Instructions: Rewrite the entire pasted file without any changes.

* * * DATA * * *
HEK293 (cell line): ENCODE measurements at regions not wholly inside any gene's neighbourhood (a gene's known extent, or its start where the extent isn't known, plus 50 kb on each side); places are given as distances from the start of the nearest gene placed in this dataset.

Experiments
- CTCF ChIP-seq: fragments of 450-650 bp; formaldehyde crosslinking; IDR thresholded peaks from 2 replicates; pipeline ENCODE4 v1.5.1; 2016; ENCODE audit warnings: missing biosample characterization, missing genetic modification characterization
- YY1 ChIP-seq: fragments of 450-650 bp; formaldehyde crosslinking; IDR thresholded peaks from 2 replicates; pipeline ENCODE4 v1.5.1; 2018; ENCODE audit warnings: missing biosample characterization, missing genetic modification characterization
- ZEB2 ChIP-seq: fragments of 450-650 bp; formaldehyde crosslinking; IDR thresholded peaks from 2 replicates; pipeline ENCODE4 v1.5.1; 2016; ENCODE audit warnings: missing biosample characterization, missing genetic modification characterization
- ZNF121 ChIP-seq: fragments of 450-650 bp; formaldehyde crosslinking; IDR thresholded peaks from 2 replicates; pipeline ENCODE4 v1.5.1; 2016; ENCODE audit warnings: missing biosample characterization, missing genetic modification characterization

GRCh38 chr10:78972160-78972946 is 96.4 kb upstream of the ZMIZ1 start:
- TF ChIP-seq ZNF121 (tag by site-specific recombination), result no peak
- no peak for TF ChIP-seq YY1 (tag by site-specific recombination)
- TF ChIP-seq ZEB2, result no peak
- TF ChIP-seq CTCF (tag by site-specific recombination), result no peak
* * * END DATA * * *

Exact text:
HEK293 (cell line): ENCODE measurements at regions not wholly inside any gene's neighbourhood (a gene's known extent, or its start where the extent isn't known, plus 50 kb on each side); places are given as distances from the start of the nearest gene placed in this dataset.

Experiments
- CTCF ChIP-seq: fragments of 450-650 bp; formaldehyde crosslinking; IDR thresholded peaks from 2 replicates; pipeline ENCODE4 v1.5.1; 2016; ENCODE audit warnings: missing biosample characterization, missing genetic modification characterization
- YY1 ChIP-seq: fragments of 450-650 bp; formaldehyde crosslinking; IDR thresholded peaks from 2 replicates; pipeline ENCODE4 v1.5.1; 2018; ENCODE audit warnings: missing biosample characterization, missing genetic modification characterization
- ZEB2 ChIP-seq: fragments of 450-650 bp; formaldehyde crosslinking; IDR thresholded peaks from 2 replicates; pipeline ENCODE4 v1.5.1; 2016; ENCODE audit warnings: missing biosample characterization, missing genetic modification characterization
- ZNF121 ChIP-seq: fragments of 450-650 bp; formaldehyde crosslinking; IDR thresholded peaks from 2 replicates; pipeline ENCODE4 v1.5.1; 2016; ENCODE audit warnings: missing biosample characterization, missing genetic modification characterization

GRCh38 chr10:78972160-78972946 is 96.4 kb upstream of the ZMIZ1 start:
- TF ChIP-seq ZNF121 (tag by site-specific recombination), result no peak
- no peak for TF ChIP-seq YY1 (tag by site-specific recombination)
- TF ChIP-seq ZEB2, result no peak
- TF ChIP-seq CTCF (tag by site-specific recombination), result no peak